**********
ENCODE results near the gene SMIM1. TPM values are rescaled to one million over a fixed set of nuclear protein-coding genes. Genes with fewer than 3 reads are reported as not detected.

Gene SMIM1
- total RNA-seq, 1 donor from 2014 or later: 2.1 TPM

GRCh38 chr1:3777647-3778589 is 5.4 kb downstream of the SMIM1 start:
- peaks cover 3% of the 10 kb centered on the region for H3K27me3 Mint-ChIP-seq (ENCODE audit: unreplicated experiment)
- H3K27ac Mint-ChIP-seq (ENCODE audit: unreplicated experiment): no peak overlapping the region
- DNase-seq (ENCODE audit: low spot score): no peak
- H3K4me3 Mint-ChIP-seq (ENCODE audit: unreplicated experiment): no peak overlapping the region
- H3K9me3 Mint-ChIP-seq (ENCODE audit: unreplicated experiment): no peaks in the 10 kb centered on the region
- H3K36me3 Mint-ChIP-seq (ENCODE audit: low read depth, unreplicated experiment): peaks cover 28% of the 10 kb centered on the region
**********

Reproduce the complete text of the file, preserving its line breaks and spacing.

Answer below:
ENCODE results near the gene SMIM1. TPM values are rescaled to one million over a fixed set of nuclear protein-coding genes. Genes with fewer than 3 reads are reported as not detected.

Gene SMIM1
- total RNA-seq, 1 donor from 2014 or later: 2.1 TPM

GRCh38 chr1:3777647-3778589 is 5.4 kb downstream of the SMIM1 start:
- peaks cover 3% of the 10 kb centered on the region for H3K27me3 Mint-ChIP-seq (ENCODE audit: unreplicated experiment)
- H3K27ac Mint-ChIP-seq (ENCODE audit: unreplicated experiment): no peak overlapping the region
- DNase-seq (ENCODE audit: low spot score): no peak
- H3K4me3 Mint-ChIP-seq (ENCODE audit: unreplicated experiment): no peak overlapping the region
- H3K9me3 Mint-ChIP-seq (ENCODE audit: unreplicated experiment): no peaks in the 10 kb centered on the region
- H3K36me3 Mint-ChIP-seq (ENCODE audit: low read depth, unreplicated experiment): peaks cover 28% of the 10 kb centered on the region